Today, the Supreme Court issued three decisions, described below, of interest to the business community.

Class Actions—Appellate Jurisdiction
Microsoft Corp. v. Baker, No. 15-457

When a federal district court grants or denies class certification, Federal Rule of Civil Procedure 23(f) allows the losing party to ask the court of appeals for permission to appeal immediately.  Otherwise, the parties must litigate the case to a final judgment—the named plaintiffs' individual claims if certification has been denied, or the class claims if certification has been granted—in order to obtain appellate review of the district court's class certification determination.   But the Ninth Circuit created an exception to this rule by authorizing a plaintiff who has had class certification denied to dismiss his or her individual claims with prejudice and then to file an appeal from that self-generated judgment.

Today, the Supreme Court held that this "voluntary dismissal" tactic cannot create appellate jurisdiction because such dismissals do not result in a final judgment—which is what 28 U.S.C. § 1291 requires for an appeal as of right.  Although all eight participating Justices agreed on the outcome, they took different approaches to get there.

In an opinion for five Justices authored by Justice Ginsburg, the Court held that "[p]laintiffs in putative class actions cannot transform a tentative interlocutory order ... into a final judgment within the meaning of § 1291 simply by dismissing their claims with prejudice—subject, no less, to the right to 'revive' those claims if the denial of class certification is reversed on appeal."   The Court explained that the "tactic would undermine § 1291's firm finality principle, designed to guard against piecemeal appeals, and subvert the balanced solution Rule 23(f) put in  place for immediate review of class-action orders."

The majority did not reach the question whether plaintiffs' voluntary-dismissal tactic deprived the court of appeals of jurisdiction under Article III's cases-and-controversies requirement.   But in an opinion concurring in the judgment, Justice Thomas (joined by Chief Justice Roberts and Justice Alito) concluded that, although the plaintiffs' voluntary dismissal was technically a "final decision" within the meaning of Section 1291, there was no appellate jurisdiction because the Ninth Circuit lacked Article III jurisdiction over plaintiffs' individual claims.   The plaintiffs' decision to "consent[] to the judgment against them" eliminated any adversity between the parties—both sides had agreed that the claims should be dismissed with prejudice.  The fact that plaintiffs asserted an "interest in reversing the order striking their class allegations" was not enough, in the concurring Justices' view, because "[c]lass allegations, without an underlying individual claim, do not give rise to a 'case or controversy'" within the meaning of Article III.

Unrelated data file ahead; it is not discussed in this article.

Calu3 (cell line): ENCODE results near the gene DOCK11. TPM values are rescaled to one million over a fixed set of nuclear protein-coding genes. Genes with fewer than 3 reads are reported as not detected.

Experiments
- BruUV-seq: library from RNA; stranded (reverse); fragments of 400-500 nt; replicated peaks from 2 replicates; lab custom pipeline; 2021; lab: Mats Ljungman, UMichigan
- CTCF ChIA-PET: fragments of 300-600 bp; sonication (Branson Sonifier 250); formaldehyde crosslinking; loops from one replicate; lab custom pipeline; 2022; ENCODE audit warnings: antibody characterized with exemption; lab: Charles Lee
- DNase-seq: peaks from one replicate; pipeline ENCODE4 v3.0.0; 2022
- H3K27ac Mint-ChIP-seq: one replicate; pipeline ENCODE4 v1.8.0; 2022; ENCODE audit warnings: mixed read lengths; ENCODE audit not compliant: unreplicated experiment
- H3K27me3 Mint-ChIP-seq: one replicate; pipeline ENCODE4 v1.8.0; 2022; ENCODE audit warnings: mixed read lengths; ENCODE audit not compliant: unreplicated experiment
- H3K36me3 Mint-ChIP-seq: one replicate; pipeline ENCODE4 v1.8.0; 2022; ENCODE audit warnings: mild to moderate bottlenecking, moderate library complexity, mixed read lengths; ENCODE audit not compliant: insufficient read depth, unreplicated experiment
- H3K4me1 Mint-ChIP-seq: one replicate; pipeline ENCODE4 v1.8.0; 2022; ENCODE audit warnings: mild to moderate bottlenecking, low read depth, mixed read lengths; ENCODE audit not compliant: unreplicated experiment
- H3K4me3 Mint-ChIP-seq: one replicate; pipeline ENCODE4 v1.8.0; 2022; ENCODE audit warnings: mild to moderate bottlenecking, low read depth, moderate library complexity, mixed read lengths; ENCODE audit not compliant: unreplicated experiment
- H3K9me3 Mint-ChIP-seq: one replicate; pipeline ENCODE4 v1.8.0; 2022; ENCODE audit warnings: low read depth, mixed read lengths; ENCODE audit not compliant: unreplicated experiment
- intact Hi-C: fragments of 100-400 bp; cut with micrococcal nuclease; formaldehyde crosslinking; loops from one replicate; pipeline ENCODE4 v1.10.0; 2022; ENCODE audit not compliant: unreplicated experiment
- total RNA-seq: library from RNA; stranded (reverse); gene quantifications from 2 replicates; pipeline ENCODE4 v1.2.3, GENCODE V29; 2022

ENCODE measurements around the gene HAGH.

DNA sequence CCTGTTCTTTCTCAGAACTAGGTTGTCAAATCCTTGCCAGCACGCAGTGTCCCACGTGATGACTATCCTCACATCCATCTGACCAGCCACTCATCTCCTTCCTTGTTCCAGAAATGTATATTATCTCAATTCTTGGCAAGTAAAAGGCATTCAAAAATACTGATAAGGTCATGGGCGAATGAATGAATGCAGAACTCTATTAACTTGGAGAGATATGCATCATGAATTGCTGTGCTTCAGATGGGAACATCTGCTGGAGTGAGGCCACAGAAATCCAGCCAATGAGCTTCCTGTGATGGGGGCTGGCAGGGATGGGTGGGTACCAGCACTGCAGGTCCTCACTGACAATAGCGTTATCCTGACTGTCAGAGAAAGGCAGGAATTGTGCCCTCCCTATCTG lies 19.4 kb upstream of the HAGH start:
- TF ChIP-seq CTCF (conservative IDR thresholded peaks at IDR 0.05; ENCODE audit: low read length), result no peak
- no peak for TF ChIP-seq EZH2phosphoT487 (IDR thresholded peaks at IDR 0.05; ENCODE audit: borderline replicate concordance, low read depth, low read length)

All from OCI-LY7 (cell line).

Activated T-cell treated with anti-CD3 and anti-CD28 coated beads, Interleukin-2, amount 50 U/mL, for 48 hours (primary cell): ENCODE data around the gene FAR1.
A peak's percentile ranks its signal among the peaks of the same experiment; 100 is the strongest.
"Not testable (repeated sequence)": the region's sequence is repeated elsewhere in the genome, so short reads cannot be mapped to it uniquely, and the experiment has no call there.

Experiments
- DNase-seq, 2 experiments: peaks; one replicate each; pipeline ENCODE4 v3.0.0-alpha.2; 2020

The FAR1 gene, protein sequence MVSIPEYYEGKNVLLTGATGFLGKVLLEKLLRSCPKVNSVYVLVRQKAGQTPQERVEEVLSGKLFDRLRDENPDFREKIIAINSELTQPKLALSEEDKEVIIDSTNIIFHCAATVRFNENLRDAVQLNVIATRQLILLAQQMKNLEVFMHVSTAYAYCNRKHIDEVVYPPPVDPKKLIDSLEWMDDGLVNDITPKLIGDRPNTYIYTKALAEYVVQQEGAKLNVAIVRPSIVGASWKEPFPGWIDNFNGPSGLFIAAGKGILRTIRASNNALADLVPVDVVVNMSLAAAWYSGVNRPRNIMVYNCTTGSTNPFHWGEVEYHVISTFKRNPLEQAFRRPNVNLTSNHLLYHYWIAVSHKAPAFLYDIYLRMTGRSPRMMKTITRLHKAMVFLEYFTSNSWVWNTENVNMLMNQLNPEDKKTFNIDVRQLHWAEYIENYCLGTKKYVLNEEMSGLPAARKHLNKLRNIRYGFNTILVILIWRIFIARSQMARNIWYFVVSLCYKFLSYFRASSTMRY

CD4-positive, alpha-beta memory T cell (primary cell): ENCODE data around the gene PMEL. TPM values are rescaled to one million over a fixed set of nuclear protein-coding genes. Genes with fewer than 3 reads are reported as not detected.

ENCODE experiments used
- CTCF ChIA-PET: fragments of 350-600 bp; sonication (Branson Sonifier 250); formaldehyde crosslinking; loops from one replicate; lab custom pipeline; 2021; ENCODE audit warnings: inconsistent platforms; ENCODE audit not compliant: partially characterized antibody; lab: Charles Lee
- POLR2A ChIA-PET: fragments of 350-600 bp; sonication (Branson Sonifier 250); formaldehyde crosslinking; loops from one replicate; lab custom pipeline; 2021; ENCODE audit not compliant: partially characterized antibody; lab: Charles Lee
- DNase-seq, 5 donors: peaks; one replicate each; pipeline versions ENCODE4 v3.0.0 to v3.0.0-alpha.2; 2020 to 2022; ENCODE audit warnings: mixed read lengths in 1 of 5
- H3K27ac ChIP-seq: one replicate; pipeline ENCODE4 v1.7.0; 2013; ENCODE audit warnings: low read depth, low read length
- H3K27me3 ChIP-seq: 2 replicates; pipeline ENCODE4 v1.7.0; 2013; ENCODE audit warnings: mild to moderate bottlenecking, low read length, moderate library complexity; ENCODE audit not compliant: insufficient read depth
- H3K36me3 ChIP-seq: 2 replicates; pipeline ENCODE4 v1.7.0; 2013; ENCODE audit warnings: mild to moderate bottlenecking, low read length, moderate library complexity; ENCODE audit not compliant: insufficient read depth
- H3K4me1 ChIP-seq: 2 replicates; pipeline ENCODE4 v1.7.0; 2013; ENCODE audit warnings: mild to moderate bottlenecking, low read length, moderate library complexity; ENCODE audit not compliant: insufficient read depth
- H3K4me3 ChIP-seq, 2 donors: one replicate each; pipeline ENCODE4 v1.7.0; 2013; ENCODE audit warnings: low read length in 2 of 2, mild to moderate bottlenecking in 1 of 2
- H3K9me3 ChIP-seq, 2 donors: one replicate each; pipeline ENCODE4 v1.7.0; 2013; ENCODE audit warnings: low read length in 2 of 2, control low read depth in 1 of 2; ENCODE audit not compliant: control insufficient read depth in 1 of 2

Justice Gorsuch did not participate in the case.

Biologics Price Competition and Innovation Act—Notice Requirement
Sandoz Inc. v. Amgen Inc., No. 15-1039

The 2009 Biologics Price Competition and Innovation Act, a component of the Affordable Care Act, created an abbreviated regulatory pathway for the FDA to license "biosimilar" products—i.e., products that are "highly similar" to approved biological products. The statute's "Notice of commercial marketing" provision requires a biosimilar applicant to provide 180 days notice to the existing seller of the biological product before it can engage in commercial marketing for the newly-approved product. Reversing the Federal Circuit, the Supreme Court held today that a biosimilar applicant can provide notice to the existing seller before the applicant has received FDA approval to manufacture the biosimilar.  This decision has the effect of speeding the time to market for new biosimilars, which is likely to have meaningful financial implications for the biologics industry.

The Court also held that federal law does not permit injunctions to compel biosimilar manufacturers to disclose their applications to rivals.  The Court left open the question of whether state-law claims for injunctions would be available.

The opinion, by Justice Thomas, was unanimous.

Fair Debt Collection Practices Act—Debt Collectors
Henson v. Santander Consumer USA, Inc., No. 16-349

The Fair Debt Collections Practices Act governs the conduct of "debt collectors," a term that includes any person who "regularly collects or attempts to collect, directly or indirectly, debts owed or due or asserted to be owed or due another." Resolving a division among the lower courts, the Supreme Court ruled today that the Act covers only those persons who collect debts owed to third parties; individuals or entities who purchase another's debt and then try to collect are not subject to the Act.

The decision, which was unanimous, was written by Justice Gorusch, his first for the Court.

Mayer Brown's Supreme Court & Appellate practice ordinarily distributes a Docket Report when the Supreme Court grants certiorari in a case of interest to the business community and a Docket Report-Decision Alert when the Court decides such a case. We hope that you find the Docket Reports and Decision Alerts useful. We welcome feedback on them, which should be addressed to the general editor, Brian D. Netter (at or +1 202 263 3339).

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